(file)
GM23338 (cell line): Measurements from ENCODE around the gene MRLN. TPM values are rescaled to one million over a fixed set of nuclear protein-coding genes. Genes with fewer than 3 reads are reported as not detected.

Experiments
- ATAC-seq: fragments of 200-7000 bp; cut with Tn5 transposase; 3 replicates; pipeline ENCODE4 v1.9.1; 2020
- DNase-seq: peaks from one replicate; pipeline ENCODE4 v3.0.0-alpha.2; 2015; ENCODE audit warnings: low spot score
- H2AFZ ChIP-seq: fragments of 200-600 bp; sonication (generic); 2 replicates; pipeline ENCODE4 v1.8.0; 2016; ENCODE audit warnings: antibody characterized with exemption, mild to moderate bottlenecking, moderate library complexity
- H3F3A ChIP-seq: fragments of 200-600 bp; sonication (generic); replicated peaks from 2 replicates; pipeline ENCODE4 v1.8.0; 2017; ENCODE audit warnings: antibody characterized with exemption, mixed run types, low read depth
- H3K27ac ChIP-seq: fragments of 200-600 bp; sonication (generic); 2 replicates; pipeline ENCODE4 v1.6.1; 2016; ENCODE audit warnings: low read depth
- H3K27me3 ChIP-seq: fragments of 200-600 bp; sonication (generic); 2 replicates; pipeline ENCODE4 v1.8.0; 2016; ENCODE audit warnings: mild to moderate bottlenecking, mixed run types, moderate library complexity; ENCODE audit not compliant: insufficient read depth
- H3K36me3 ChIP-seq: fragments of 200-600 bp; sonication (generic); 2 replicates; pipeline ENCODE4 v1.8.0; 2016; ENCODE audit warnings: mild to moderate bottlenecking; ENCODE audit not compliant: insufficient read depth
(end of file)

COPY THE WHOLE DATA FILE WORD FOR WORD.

GM23338 (cell line): Measurements from ENCODE around the gene MRLN. TPM values are rescaled to one million over a fixed set of nuclear protein-coding genes. Genes with fewer than 3 reads are reported as not detected.

Experiments
- ATAC-seq: fragments of 200-7000 bp; cut with Tn5 transposase; 3 replicates; pipeline ENCODE4 v1.9.1; 2020
- DNase-seq: peaks from one replicate; pipeline ENCODE4 v3.0.0-alpha.2; 2015; ENCODE audit warnings: low spot score
- H2AFZ ChIP-seq: fragments of 200-600 bp; sonication (generic); 2 replicates; pipeline ENCODE4 v1.8.0; 2016; ENCODE audit warnings: antibody characterized with exemption, mild to moderate bottlenecking, moderate library complexity
- H3F3A ChIP-seq: fragments of 200-600 bp; sonication (generic); replicated peaks from 2 replicates; pipeline ENCODE4 v1.8.0; 2017; ENCODE audit warnings: antibody characterized with exemption, mixed run types, low read depth
- H3K27ac ChIP-seq: fragments of 200-600 bp; sonication (generic); 2 replicates; pipeline ENCODE4 v1.6.1; 2016; ENCODE audit warnings: low read depth
- H3K27me3 ChIP-seq: fragments of 200-600 bp; sonication (generic); 2 replicates; pipeline ENCODE4 v1.8.0; 2016; ENCODE audit warnings: mild to moderate bottlenecking, mixed run types, moderate library complexity; ENCODE audit not compliant: insufficient read depth
- H3K36me3 ChIP-seq: fragments of 200-600 bp; sonication (generic); 2 replicates; pipeline ENCODE4 v1.8.0; 2016; ENCODE audit warnings: mild to moderate bottlenecking; ENCODE audit not compliant: insufficient read depth